As fellow horse owners we understand that parting with your beloved friend is one of the toughest decisions you may ever have to make. And if we could we would bring all of the unwanted, abused, neglected and abandoned horses home with us, but we can’t …
Sadly, Mustangs to the Rescue is not able to take every horse brought to our attention, just like you, we have physical and financial limitations.
Because of the shear number of unwanted, abused, neglected and abandoned horses, we are often at full capacity both physically (in the way of space) and financially; like you, we have financial constraints when paying for hay, dental, medical and farrier expenses as well as transportation expenses.
Mustangs to the Rescue is not funded by any local, state or government entity. Paying for hay, feed, medical, farrier, dental and transportation expenses is a constant struggle and we rely on the financial support of individuals and businesses.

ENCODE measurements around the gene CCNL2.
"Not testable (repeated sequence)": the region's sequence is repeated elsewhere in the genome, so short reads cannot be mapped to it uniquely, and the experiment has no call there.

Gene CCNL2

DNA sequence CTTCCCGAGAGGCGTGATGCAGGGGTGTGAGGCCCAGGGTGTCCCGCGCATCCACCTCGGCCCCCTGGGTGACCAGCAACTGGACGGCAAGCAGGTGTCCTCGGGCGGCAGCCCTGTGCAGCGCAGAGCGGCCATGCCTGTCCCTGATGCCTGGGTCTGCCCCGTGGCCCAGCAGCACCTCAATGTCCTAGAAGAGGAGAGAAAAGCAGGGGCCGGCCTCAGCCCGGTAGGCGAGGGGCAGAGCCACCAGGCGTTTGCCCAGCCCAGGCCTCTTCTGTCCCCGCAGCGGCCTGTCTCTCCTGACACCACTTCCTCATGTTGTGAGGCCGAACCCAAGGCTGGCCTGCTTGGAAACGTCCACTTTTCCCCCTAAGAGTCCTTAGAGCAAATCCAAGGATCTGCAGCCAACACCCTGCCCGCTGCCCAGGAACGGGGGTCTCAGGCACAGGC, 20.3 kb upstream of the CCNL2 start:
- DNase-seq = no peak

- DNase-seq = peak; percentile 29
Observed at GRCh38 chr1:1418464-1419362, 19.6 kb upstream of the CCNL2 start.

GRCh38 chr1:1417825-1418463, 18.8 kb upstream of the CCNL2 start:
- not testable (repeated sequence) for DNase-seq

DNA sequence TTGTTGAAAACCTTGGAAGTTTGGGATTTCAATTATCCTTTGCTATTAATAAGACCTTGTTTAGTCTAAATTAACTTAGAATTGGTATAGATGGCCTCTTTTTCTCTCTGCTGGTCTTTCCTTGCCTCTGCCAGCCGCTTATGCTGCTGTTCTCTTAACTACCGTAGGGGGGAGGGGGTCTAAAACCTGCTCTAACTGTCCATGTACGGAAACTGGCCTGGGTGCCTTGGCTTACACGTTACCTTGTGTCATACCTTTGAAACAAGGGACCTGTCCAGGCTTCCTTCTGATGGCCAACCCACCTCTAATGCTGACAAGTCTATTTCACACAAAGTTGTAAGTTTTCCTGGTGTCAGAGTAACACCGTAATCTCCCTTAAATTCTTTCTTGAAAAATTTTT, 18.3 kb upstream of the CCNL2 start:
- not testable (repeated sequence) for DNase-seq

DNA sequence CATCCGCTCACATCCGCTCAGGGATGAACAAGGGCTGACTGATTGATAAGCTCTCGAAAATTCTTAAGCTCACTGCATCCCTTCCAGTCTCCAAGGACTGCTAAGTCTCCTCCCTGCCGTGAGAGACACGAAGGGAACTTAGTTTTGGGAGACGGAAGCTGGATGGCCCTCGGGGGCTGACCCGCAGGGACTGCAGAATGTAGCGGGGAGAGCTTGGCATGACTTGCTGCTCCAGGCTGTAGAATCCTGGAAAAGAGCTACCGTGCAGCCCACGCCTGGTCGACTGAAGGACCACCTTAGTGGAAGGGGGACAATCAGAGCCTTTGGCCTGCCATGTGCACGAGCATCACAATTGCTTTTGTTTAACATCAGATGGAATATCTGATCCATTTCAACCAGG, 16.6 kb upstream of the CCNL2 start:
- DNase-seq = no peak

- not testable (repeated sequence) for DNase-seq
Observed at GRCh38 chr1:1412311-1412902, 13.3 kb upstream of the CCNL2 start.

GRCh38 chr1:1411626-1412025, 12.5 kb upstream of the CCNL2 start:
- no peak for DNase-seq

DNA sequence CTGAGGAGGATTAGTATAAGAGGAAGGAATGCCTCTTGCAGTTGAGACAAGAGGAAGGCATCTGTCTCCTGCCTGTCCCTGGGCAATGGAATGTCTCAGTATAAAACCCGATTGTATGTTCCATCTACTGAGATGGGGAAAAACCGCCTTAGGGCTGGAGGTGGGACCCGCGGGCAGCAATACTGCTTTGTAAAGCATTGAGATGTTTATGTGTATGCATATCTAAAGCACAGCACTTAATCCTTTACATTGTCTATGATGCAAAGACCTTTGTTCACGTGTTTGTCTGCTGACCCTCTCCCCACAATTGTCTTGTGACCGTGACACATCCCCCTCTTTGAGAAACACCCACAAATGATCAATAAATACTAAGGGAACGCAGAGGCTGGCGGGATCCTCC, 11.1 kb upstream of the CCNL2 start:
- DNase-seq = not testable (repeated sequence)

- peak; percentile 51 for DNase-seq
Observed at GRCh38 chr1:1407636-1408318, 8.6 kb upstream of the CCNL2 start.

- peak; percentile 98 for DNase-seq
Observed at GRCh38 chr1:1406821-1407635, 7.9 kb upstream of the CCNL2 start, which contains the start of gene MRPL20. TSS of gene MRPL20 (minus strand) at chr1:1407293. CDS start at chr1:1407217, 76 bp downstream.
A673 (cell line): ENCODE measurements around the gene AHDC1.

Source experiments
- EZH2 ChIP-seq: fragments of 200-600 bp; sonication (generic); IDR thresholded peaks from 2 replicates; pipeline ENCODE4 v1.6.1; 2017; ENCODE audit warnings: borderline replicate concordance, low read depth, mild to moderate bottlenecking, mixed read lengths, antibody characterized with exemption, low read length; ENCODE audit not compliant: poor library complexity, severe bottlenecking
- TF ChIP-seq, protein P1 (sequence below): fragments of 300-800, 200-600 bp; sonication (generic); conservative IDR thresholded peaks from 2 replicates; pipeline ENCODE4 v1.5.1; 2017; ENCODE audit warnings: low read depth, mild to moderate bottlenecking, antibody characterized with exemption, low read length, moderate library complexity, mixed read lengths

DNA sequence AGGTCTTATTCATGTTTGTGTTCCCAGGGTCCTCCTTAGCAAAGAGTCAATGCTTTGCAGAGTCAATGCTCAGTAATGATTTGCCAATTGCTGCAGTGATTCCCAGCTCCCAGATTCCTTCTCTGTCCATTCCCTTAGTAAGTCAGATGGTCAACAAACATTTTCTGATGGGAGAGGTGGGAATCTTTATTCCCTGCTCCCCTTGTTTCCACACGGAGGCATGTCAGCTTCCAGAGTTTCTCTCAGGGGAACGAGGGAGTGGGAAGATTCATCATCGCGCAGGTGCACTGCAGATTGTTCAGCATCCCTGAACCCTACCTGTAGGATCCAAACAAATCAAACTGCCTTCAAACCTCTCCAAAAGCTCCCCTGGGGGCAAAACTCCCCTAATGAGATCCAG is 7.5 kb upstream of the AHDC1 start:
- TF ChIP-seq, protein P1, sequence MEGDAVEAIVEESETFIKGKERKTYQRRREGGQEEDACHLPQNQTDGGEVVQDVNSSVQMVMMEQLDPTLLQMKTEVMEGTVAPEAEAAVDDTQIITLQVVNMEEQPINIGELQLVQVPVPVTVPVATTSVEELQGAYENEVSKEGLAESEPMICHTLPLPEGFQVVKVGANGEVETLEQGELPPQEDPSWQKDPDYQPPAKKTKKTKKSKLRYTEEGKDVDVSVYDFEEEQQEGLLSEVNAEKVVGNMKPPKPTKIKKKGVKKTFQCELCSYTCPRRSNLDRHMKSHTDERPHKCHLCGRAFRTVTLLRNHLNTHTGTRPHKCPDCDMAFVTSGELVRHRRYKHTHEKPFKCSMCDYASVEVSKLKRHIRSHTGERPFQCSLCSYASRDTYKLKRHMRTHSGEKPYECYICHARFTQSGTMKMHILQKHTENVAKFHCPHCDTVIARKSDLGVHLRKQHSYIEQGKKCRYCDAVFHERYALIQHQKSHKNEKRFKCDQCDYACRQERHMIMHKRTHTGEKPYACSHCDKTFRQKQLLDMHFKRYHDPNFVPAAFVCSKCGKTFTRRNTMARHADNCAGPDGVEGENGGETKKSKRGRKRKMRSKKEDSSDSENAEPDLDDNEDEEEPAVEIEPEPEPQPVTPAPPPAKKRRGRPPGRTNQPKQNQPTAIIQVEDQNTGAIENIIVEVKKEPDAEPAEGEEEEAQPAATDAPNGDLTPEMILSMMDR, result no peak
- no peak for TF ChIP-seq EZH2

Please keep in mind that Mustangs to the Rescue is a rescue and not a sanctuary. Horses accepted into our program are horses that we feel, with the proper retraining and rehabilitation, we will be able to rehome – we simply do not have the capacity to provide long-term sanctuary for unwanted horses.
Because of the commitment we make to each of horse in our care; we keep the number of horses at Mustangs to the Rescue at a level we can safely manage.
When we have the space and finances available to take-in another horse, Mustangs to the Rescue will review the needs of the horses on our waiting list. Horses, whose owners have exhausted all other options, and that we feel we can rehome, are usually at the top of the list.
Note: Like other Rescues, Mustangs to the Rescue, does not have the authority to seize animals, only Animal Control and Law Enforcement have that authority.
Please understand there are A LOT of unwanted, abused, neglected and abandoned horses and Mustangs to the Rescue is usually at capacity and may not be able to accept your horse immediately, if ever, so it’s important to explore all other options.